BPM in the rise of deep learning

Companies are scattered when queried about their definition of artificial intelligence and their stance on where to take it.  We first got a glimpse of neural networks in the late 80s.  Then we found ourselves questioning machine’s ability to do work.  Hollywood’s utopian/dystopian visions created a number of opinions for us; but in the end, we failed from a lack of processing horsepower to really embrace the AI that were in the imaginations of people and businesses.  While we had some of the math, we were doing it long-hand and it took forever to get anything accomplished.

With the advent of technologies from NVidia and the work of Deep Learning, new questions became possible and we ultimately look at some of the options that the movies have shown us.  By itself, the new term Machine Learning is useful to a degree, but the real need is the ability to drive decisions that create behaviors we seek.  Some of these goal behaviors are the original ones: upsell; cross-sell; and driving customer brand loyalty.  We believe there are other decisions which exist that can leverage these new capabilities bringing them to the front line of business processes that drive the organization regardless of mission:

  • Services and Customer Support: Diagnose as an expert within the same conversation with a customer and not needing to “hand-off”;
  • Insurance: Underwrite risk in seconds with a response specific for customers OR agents and provide tailored next actions to conclude the underwriting experience;
  • Banking:  Get credit approval authorizations in the process;
  • Healthcare: Make immediate decisions for initial triage and recommend other activities to support preventative care and improve overall wellness;
  • Healthcare: Optimize multiple channel claims processing to arrive at the best outcome that meets business objectives;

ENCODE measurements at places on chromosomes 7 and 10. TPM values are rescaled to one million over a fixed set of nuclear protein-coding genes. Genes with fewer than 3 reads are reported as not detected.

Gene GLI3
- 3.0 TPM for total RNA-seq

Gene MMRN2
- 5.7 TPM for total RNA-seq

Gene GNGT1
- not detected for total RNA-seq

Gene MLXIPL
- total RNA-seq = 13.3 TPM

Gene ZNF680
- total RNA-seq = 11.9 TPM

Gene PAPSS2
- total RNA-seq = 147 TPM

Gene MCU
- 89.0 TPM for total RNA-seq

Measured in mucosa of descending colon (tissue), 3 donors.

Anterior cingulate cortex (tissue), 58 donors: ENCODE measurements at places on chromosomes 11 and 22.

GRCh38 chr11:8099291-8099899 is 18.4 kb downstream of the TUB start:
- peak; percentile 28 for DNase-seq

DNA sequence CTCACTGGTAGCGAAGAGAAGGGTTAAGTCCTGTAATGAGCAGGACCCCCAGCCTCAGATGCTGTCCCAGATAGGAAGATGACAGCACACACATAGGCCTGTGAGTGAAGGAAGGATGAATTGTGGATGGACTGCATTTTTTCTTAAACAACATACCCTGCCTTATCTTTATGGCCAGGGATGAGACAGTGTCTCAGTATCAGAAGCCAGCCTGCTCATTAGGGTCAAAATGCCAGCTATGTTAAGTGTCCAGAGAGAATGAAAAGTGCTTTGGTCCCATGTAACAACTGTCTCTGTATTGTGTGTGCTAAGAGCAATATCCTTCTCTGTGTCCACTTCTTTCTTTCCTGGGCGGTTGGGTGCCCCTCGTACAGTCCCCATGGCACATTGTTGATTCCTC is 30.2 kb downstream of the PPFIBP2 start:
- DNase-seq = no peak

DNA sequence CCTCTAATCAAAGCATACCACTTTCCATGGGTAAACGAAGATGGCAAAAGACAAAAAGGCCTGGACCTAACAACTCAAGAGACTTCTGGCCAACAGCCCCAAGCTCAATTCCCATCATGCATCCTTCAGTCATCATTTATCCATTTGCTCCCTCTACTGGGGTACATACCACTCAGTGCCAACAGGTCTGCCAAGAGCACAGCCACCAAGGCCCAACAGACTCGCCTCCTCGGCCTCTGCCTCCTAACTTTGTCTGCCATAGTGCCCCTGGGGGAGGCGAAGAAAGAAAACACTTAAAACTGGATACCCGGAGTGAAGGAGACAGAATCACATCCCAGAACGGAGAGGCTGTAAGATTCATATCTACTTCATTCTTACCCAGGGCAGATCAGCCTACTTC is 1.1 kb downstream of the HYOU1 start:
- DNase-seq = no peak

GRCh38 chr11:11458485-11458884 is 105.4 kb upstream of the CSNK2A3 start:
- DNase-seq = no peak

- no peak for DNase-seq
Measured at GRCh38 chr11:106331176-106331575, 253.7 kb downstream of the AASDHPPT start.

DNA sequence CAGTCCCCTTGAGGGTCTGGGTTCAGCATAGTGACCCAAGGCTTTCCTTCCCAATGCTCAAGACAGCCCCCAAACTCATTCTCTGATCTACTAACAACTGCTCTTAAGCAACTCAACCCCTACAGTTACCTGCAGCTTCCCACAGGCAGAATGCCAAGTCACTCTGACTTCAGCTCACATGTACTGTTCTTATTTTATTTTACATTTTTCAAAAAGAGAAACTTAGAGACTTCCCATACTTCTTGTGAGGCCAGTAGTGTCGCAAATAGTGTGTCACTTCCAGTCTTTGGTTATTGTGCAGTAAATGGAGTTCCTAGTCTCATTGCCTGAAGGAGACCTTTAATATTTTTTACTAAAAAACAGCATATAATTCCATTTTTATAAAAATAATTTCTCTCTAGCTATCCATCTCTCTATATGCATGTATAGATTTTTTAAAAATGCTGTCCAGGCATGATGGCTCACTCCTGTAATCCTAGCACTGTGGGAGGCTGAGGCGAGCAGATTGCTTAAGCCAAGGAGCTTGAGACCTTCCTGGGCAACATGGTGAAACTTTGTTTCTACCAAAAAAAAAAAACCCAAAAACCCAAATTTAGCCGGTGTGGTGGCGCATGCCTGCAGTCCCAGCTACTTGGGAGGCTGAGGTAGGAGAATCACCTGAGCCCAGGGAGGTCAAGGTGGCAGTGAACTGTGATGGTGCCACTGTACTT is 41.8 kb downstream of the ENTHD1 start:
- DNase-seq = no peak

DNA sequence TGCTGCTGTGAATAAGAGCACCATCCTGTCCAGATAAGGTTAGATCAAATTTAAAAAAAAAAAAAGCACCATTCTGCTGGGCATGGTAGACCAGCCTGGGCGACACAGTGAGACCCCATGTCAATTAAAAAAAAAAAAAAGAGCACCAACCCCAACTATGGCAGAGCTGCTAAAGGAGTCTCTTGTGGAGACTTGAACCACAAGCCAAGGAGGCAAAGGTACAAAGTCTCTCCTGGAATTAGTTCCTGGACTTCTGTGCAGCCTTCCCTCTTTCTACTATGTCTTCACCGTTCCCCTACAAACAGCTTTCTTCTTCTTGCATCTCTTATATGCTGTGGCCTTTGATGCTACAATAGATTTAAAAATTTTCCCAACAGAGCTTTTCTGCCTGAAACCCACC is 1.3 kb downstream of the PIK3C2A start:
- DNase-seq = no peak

• Insurance: Provide case workers with decision support on claims to improve claims resolution;
  • Research: Extend the ability to perform event-based analysis and review and provide guidance on additional experts in the research community whose expertise and capability for evaluating various topics can be applied;
  • Government: Direct legal system case-work decisions through supporting judges in making their decisions reducing the time to determine outcomes.

With all the possibilities, it is important that we understand that not a single machine learning process is paramount, but it is instead an ensemble of processes that allow us to discern and make resolutions to arrive at the outcomes we seek.  Through intensive work, we need to identify critical features and how they are engineered into workable predictors.  Within those predictors, we must examine what machine learning algorithms we require, and precisely what needs are answered.  From there, we can continue the chain of learnings until we conclude with a result to the question was asked.

4 distinct areas of learning exist:
  • Classification: Where we need to determine the characteristics of an object and classify that object into 2 or more distinct sets that we know about;
  • Regression: Where we need to look at a series of predictors and need to determine a quantity;